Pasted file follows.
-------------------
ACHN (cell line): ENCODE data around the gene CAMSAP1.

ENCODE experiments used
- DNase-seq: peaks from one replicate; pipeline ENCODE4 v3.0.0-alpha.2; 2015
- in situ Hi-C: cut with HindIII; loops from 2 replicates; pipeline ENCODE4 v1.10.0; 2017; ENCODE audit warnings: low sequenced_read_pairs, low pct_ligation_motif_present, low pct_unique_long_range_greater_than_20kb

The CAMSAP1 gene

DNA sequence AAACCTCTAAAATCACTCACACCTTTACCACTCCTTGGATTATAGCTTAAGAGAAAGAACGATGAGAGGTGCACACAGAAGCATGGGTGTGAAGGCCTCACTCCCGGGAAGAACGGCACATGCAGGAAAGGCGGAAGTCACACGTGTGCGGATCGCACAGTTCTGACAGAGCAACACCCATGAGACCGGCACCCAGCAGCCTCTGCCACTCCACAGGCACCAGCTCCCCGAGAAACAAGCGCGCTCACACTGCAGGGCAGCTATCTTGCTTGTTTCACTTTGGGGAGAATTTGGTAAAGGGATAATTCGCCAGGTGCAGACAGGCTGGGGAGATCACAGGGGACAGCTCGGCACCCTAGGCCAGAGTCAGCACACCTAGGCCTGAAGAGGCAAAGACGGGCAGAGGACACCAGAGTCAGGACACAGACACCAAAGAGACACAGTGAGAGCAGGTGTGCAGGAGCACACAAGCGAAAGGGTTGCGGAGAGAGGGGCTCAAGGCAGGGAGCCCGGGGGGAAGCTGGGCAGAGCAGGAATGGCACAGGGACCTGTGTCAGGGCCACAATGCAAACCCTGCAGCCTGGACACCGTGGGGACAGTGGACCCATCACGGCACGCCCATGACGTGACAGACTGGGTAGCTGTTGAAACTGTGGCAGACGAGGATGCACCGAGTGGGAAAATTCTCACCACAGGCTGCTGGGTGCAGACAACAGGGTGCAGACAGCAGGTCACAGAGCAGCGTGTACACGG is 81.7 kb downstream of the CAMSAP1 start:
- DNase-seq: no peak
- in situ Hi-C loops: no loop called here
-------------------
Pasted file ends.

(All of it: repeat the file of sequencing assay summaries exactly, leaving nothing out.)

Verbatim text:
ACHN (cell line): ENCODE data around the gene CAMSAP1.

ENCODE experiments used
- DNase-seq: peaks from one replicate; pipeline ENCODE4 v3.0.0-alpha.2; 2015
- in situ Hi-C: cut with HindIII; loops from 2 replicates; pipeline ENCODE4 v1.10.0; 2017; ENCODE audit warnings: low sequenced_read_pairs, low pct_ligation_motif_present, low pct_unique_long_range_greater_than_20kb

The CAMSAP1 gene

DNA sequence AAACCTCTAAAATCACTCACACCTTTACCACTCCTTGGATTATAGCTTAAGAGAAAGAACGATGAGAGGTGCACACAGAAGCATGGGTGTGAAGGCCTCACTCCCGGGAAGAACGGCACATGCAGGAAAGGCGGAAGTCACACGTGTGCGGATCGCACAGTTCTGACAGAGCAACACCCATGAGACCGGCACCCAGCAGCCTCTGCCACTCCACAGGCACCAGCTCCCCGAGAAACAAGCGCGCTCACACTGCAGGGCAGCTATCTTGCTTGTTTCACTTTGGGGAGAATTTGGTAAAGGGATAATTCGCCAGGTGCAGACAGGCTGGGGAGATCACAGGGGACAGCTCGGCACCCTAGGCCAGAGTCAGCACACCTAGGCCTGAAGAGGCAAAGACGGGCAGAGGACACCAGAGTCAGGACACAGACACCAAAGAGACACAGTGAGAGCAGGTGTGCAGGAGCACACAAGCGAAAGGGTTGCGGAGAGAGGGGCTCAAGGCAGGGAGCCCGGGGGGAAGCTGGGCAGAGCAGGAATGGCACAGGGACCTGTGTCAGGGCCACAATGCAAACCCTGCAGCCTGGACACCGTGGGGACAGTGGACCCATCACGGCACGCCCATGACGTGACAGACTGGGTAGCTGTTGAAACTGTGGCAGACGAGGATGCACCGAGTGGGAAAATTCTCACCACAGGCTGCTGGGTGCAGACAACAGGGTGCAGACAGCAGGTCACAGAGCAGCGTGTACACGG is 81.7 kb downstream of the CAMSAP1 start:
- DNase-seq: no peak
- in situ Hi-C loops: no loop called here